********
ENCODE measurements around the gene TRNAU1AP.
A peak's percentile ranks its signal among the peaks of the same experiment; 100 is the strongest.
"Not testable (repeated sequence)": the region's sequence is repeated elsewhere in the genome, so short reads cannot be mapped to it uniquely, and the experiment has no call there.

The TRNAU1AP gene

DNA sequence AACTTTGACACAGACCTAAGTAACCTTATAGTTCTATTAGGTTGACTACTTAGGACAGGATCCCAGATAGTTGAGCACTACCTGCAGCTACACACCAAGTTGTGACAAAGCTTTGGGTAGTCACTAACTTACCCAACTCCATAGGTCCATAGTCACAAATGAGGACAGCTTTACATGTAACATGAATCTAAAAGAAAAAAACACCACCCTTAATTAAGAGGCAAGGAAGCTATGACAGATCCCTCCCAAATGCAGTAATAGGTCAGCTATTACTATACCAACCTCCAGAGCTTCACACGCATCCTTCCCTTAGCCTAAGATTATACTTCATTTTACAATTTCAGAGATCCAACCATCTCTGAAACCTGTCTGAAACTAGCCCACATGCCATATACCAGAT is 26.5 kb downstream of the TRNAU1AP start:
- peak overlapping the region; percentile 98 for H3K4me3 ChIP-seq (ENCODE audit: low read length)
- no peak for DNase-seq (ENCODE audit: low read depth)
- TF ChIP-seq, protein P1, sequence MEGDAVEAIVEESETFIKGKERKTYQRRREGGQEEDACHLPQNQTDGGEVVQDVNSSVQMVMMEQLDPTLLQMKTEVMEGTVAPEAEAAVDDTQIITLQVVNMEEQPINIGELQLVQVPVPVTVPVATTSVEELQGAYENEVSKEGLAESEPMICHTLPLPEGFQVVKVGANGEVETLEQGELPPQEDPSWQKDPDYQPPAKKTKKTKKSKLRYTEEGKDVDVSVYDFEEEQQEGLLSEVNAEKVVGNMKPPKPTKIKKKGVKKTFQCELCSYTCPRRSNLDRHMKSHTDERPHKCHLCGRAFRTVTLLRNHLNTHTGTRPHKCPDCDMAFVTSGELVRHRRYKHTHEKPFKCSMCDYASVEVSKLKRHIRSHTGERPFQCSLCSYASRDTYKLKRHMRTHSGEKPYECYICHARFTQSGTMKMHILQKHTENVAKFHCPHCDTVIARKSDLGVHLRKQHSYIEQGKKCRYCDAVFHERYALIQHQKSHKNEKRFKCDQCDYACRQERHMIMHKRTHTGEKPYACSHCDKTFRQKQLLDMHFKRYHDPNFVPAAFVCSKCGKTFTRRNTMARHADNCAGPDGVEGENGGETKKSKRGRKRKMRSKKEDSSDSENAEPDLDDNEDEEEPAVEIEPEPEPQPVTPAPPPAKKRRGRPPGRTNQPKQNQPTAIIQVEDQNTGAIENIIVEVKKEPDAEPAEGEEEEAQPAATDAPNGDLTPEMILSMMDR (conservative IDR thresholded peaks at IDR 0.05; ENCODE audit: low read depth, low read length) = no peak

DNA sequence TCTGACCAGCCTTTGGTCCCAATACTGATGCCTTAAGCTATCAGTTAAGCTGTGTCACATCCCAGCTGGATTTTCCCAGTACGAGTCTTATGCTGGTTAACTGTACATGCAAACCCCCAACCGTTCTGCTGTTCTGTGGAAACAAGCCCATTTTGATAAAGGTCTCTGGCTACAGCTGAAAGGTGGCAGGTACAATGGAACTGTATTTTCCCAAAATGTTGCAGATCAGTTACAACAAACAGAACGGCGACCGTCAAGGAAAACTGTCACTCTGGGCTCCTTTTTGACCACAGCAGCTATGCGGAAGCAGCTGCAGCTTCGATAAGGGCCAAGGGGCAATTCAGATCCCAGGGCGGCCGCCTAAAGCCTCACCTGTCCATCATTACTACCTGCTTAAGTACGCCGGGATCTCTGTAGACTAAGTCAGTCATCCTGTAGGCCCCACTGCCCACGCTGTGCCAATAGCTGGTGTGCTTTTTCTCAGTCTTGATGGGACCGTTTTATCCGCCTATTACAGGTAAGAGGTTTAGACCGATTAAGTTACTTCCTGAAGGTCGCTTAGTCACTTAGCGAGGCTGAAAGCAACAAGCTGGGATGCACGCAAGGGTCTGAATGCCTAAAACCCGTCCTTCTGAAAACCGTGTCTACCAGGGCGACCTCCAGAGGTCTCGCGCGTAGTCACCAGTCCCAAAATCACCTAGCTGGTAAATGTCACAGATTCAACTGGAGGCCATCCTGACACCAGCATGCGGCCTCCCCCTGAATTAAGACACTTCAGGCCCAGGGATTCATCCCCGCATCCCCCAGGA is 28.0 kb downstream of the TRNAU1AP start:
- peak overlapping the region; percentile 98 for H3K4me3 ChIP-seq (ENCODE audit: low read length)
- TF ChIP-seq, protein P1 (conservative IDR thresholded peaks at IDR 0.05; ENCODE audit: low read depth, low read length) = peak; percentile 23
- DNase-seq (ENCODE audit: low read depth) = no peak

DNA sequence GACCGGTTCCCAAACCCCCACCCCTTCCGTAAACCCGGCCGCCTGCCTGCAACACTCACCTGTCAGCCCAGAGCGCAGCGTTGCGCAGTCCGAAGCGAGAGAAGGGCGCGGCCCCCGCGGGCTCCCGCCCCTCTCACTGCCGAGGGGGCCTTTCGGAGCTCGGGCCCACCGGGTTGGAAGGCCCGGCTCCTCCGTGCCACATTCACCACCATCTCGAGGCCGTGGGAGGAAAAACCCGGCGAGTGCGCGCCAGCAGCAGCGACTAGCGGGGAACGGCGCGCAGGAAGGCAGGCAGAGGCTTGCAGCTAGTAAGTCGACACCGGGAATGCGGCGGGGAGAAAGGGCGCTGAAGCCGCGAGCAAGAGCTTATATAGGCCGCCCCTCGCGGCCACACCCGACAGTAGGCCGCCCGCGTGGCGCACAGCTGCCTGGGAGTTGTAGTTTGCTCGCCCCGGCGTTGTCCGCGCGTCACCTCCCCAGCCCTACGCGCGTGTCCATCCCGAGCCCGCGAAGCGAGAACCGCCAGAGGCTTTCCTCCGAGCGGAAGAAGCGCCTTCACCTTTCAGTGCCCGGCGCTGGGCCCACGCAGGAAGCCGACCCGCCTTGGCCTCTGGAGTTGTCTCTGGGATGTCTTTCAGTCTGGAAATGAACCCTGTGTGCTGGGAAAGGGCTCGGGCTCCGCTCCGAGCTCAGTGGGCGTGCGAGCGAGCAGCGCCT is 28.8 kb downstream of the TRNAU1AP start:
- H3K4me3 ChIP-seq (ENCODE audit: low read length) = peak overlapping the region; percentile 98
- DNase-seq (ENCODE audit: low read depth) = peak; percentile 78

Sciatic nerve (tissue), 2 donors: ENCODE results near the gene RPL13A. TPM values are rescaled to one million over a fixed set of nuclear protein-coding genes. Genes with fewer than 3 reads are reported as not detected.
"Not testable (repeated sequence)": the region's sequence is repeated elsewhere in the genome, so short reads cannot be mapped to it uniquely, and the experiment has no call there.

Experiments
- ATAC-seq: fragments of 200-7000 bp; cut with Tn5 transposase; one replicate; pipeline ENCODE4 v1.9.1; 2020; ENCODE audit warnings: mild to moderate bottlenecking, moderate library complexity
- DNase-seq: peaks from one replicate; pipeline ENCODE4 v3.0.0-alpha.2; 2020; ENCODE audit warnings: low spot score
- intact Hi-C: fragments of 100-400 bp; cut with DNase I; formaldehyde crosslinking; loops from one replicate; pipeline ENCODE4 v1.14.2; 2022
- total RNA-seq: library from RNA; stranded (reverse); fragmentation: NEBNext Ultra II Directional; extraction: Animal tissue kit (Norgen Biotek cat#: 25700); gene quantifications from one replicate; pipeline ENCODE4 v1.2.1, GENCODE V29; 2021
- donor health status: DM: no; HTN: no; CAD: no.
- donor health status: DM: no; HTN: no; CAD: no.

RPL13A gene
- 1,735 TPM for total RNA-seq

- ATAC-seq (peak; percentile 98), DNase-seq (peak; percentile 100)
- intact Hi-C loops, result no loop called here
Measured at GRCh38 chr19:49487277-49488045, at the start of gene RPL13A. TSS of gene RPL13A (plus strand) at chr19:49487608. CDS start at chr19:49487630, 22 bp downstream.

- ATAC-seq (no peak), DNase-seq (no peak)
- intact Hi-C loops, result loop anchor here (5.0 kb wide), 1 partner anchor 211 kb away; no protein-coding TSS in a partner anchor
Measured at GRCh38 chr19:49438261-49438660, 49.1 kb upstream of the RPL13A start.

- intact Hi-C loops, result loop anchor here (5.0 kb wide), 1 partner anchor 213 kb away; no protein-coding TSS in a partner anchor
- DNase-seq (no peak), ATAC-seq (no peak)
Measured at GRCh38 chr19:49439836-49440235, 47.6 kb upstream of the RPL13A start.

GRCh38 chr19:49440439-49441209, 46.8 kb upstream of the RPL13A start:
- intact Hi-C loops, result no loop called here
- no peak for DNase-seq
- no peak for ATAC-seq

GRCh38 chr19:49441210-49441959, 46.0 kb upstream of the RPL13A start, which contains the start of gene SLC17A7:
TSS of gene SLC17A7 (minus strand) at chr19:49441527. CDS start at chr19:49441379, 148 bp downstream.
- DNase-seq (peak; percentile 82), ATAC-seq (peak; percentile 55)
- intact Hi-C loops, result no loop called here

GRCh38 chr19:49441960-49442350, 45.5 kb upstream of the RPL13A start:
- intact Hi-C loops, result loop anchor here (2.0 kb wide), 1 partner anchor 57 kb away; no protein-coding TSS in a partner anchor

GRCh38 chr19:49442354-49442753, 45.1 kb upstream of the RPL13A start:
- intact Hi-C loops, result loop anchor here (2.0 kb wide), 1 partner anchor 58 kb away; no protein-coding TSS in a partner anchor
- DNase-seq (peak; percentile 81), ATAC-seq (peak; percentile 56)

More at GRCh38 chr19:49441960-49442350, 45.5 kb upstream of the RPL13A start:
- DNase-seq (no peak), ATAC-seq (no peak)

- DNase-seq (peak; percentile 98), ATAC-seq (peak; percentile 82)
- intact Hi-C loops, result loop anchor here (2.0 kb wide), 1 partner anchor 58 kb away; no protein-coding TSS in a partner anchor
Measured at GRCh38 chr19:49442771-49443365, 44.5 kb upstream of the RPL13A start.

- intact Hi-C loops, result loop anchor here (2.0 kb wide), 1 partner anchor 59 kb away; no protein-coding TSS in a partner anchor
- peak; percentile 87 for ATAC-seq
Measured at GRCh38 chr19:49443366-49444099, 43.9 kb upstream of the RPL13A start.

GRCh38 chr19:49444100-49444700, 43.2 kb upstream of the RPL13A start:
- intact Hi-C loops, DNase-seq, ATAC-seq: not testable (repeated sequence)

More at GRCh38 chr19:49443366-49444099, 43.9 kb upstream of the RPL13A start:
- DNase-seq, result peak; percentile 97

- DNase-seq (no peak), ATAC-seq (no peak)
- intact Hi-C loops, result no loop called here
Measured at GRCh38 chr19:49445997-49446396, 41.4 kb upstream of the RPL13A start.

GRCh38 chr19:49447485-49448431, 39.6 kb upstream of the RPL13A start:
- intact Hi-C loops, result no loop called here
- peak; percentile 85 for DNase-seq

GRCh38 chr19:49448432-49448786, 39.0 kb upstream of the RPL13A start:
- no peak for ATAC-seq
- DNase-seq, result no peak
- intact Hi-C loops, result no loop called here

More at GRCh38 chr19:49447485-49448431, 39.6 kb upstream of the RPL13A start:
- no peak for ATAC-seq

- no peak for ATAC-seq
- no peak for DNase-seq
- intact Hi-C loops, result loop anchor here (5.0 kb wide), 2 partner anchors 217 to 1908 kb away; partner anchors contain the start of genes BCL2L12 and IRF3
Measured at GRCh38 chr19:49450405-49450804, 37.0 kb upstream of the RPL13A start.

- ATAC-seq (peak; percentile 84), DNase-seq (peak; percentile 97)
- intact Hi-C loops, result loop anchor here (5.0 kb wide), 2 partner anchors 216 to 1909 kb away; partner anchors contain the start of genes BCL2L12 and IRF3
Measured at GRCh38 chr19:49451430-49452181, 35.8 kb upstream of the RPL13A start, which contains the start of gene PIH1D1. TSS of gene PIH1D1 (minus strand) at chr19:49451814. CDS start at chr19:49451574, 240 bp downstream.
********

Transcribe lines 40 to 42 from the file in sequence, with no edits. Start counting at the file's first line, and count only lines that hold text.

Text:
GRCh38 chr19:49441210-49441959, 46.0 kb upstream of the RPL13A start, which contains the start of gene SLC17A7:
TSS of gene SLC17A7 (minus strand) at chr19:49441527. CDS start at chr19:49441379, 148 bp downstream.
- DNase-seq (peak; percentile 82), ATAC-seq (peak; percentile 55)